Academic Training Lecture | Beyond Feynman Diagrams (1/3) | 24 April

by Prof. Lance Dixon (SLAC National Accelerator Laboratory (US)).

Wednesday 24 April 2013, from 11 a.m. to 12 p.m.
at CERN (222-R-001 - Filtration Plant)

Description: The search for new physics at the LHC, and accurate measurements of Standard Model processes, all benefit from precise theoretical predictions of collider event rates, which in turn rely on higher order computations in QCD, the theory of the strong interactions. Key ingredients for such computations are scattering amplitudes, the quantum-mechanical transition amplitudes between the incoming quarks and gluons and the outgoing produced particles. To go beyond leading order, we need both classical tree amplitudes and quantum loop amplitudes.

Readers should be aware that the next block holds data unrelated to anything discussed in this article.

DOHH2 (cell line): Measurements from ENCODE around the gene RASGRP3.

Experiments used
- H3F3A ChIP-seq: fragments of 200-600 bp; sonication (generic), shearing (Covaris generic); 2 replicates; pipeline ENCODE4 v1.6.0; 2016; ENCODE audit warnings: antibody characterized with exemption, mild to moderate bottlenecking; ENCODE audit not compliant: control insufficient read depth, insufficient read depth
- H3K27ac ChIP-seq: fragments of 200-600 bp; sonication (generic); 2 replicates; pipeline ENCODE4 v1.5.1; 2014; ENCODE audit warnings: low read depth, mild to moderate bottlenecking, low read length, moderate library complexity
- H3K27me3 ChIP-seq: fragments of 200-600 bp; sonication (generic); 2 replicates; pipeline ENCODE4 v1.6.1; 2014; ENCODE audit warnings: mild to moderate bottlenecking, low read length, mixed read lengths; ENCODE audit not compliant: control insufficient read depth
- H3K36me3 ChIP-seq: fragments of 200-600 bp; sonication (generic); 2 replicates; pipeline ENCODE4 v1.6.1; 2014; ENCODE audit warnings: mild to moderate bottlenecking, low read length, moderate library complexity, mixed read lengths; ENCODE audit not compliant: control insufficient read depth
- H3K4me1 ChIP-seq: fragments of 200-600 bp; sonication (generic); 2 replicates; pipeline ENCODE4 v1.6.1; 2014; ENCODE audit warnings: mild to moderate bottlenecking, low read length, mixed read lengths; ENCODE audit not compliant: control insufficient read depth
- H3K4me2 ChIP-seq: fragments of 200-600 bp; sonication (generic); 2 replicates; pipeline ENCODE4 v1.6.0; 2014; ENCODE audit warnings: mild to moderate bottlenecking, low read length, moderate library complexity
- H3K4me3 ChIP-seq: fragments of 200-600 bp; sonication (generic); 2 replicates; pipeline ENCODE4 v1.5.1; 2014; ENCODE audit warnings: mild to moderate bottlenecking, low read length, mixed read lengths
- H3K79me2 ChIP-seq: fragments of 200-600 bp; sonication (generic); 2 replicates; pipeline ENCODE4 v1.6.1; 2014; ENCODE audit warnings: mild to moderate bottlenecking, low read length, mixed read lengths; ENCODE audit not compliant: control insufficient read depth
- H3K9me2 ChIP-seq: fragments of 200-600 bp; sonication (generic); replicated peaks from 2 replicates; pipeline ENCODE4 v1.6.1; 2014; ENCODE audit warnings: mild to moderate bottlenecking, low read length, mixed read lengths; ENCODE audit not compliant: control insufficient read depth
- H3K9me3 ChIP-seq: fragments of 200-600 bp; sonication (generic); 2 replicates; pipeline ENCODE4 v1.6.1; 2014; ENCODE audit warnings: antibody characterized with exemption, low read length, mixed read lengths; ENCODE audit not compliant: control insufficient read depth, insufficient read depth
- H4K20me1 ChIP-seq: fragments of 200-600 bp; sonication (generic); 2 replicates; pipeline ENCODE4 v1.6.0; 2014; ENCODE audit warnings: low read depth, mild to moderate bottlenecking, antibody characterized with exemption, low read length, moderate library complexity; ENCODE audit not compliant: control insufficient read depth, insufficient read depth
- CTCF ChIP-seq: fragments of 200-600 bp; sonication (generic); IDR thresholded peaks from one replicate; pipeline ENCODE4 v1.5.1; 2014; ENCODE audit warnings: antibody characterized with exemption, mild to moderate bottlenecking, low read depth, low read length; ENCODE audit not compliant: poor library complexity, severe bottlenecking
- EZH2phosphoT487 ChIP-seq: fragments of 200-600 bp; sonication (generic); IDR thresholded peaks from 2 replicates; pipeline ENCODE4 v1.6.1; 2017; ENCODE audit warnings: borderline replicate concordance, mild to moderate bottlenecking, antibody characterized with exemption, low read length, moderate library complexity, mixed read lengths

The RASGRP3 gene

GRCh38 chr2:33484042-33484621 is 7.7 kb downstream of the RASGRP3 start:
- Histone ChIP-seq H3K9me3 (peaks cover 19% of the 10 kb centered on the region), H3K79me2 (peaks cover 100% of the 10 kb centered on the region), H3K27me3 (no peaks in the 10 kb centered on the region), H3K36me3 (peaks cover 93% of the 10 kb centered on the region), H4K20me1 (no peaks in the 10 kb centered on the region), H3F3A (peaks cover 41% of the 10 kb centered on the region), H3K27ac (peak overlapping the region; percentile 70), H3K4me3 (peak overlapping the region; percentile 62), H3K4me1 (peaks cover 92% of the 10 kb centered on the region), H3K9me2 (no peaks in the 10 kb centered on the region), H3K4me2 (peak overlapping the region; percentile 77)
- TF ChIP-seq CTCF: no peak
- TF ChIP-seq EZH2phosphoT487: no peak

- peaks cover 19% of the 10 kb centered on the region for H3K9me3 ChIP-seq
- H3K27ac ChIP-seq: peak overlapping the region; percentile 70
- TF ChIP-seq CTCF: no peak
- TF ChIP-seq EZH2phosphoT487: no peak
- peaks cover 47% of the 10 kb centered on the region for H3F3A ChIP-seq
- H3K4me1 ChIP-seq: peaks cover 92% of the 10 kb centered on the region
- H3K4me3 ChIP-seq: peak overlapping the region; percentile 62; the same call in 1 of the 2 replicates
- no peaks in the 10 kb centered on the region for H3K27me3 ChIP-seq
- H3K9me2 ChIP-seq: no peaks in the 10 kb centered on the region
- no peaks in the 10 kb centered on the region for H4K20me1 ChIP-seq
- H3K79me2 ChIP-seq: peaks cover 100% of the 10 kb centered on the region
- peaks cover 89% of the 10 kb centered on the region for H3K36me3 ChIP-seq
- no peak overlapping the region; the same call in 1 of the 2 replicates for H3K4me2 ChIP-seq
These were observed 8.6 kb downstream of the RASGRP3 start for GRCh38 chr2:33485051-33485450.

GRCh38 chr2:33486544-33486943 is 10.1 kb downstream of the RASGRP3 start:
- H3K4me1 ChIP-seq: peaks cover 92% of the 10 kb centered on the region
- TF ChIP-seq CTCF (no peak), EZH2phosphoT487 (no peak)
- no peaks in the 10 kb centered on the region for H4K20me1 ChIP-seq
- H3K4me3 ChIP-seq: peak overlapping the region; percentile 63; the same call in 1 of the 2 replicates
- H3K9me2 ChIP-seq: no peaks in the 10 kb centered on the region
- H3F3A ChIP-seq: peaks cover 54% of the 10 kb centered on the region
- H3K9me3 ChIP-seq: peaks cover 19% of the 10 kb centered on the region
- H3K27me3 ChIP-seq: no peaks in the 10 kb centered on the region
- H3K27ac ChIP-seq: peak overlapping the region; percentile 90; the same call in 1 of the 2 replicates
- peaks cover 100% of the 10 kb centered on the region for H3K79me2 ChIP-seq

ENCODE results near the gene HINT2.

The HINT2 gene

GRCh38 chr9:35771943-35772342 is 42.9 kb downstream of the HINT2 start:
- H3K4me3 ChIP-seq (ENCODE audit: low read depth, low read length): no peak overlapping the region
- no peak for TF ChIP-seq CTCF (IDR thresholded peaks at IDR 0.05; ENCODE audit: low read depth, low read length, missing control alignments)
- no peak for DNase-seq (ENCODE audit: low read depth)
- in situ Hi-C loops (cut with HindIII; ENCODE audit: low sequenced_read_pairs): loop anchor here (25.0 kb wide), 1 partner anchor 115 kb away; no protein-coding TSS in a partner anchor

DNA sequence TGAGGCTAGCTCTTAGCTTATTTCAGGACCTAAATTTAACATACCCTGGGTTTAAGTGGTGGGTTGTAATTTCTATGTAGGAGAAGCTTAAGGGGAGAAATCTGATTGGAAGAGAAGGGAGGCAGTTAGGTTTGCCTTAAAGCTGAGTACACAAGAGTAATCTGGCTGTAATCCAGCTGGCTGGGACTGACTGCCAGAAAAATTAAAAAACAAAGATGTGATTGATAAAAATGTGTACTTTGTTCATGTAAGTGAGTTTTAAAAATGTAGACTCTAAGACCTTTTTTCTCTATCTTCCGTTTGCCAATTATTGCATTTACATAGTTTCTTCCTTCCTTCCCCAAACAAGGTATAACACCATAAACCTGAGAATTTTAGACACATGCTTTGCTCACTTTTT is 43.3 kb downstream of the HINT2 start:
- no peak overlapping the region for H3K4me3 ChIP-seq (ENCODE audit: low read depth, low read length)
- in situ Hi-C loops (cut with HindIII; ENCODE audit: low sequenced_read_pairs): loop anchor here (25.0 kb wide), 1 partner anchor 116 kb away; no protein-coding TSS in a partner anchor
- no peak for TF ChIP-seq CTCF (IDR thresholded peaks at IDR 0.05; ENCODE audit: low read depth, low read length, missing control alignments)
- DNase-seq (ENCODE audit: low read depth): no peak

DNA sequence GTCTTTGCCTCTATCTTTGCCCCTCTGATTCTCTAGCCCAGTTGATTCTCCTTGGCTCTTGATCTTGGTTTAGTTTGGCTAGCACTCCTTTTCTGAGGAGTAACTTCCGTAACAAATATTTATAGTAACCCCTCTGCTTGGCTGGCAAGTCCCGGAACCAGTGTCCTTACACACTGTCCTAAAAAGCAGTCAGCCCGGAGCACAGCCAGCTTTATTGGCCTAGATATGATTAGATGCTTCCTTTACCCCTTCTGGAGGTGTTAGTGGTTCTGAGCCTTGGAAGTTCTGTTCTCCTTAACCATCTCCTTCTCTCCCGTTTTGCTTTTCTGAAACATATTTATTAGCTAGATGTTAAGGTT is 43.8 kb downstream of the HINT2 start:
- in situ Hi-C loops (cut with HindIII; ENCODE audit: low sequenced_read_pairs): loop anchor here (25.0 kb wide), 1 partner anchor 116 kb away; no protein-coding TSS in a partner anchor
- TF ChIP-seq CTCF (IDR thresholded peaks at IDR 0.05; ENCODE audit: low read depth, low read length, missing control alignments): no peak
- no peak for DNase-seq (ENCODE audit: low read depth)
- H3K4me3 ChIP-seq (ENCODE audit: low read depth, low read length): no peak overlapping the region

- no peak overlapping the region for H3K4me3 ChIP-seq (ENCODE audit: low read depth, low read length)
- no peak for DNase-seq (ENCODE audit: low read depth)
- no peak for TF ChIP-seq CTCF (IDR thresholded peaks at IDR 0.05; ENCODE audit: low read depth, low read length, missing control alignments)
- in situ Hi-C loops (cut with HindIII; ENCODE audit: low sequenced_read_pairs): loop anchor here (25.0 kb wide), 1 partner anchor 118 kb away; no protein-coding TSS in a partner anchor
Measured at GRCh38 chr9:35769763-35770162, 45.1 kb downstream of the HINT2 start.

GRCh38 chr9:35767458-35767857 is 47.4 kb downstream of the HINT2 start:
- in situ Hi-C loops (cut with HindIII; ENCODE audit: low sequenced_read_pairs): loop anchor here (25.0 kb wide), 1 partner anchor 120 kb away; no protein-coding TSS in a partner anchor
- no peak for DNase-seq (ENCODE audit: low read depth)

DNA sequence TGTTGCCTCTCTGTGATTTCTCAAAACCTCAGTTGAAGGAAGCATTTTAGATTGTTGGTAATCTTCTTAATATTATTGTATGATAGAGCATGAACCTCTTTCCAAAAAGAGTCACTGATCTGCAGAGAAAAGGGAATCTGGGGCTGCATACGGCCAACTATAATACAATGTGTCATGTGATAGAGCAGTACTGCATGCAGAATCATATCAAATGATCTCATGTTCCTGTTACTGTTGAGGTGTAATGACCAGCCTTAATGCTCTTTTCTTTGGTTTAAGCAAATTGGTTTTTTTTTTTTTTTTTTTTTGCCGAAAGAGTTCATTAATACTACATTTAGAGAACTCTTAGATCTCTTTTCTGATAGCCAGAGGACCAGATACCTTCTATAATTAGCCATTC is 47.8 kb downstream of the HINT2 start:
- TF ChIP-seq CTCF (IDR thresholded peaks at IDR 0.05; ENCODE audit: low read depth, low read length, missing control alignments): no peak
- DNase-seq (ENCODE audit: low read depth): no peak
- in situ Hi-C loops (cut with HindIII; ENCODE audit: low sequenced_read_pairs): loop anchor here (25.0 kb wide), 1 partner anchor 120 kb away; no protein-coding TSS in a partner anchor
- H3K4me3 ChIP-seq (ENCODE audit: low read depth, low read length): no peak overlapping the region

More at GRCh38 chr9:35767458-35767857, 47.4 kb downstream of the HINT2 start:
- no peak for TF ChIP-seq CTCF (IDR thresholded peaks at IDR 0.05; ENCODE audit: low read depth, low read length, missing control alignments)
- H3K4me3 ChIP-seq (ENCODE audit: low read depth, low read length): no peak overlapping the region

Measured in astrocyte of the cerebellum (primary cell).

For decades the central theoretical tool for computing scattering amplitudes has been the Feynman diagram. However, Feynman diagrams are just too slow, even on fast computers, to be able to go beyond the leading order in QCD, for complicated events with many jets of hadrons in the final state. Such events are produced copiously at the LHC, and constitute formidable backgrounds to many searches for new physics. Over the past few years, alternative methods that go beyond Feynman diagrams have come to fruition. These new "on-shell" methods are based on a very old principle, unitarity. They can be much more efficient because they exploit the underlying simplicity of scattering amplitudes, and recycle physical building blocks. I'll give an overview of why the new methods are needed, followed by a qualitative explanation of how and why they work, along with some examples of state-of-the-art results obtained with them.

More information here.